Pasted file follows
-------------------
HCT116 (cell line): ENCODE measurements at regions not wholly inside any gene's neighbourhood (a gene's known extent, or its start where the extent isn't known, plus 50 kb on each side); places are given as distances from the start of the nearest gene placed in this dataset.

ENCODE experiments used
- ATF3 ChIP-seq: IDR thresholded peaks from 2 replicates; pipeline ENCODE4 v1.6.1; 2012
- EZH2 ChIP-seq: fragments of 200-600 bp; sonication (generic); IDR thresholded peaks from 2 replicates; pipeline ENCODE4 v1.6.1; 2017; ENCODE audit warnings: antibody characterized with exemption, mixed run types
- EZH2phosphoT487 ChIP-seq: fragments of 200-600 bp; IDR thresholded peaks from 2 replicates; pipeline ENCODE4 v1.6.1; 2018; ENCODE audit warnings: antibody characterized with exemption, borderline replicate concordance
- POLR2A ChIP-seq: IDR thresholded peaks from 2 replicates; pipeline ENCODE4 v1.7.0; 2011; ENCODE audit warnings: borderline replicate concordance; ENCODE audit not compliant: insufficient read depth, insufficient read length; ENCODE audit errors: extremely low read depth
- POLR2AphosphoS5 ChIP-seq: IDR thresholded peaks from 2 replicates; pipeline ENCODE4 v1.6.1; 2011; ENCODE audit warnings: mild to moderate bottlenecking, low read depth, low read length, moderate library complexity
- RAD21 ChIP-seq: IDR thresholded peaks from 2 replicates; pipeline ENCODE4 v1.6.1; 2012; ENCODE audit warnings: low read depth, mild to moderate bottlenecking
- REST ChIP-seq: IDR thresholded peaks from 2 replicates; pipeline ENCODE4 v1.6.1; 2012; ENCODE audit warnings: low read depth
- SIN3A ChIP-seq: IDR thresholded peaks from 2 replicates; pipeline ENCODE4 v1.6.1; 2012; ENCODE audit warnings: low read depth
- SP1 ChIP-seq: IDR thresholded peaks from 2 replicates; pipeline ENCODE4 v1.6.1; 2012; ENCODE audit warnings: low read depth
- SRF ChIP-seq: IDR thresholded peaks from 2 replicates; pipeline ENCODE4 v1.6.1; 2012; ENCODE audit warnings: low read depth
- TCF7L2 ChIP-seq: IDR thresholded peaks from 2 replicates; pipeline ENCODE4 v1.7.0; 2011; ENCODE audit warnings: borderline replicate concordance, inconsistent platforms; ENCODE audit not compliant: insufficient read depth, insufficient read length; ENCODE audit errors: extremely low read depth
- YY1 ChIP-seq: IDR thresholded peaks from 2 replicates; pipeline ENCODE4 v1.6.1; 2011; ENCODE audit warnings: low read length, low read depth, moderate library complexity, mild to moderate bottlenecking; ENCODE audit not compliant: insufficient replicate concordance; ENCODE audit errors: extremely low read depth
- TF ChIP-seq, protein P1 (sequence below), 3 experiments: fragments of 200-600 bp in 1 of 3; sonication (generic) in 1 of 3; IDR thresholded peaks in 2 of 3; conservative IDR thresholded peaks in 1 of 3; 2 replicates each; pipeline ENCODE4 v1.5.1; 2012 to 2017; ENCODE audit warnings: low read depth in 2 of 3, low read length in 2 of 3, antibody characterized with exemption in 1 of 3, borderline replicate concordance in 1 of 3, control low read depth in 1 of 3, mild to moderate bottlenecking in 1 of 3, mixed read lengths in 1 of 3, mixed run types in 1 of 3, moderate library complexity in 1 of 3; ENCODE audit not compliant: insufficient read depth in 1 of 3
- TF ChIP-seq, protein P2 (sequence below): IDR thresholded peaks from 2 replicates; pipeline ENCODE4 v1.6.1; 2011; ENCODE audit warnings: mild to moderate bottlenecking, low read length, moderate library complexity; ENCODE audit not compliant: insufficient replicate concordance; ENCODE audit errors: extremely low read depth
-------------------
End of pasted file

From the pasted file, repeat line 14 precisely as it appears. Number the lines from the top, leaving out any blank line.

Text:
- YY1 ChIP-seq: IDR thresholded peaks from 2 replicates; pipeline ENCODE4 v1.6.1; 2011; ENCODE audit warnings: low read length, low read depth, moderate library complexity, mild to moderate bottlenecking; ENCODE audit not compliant: insufficient replicate concordance; ENCODE audit errors: extremely low read depth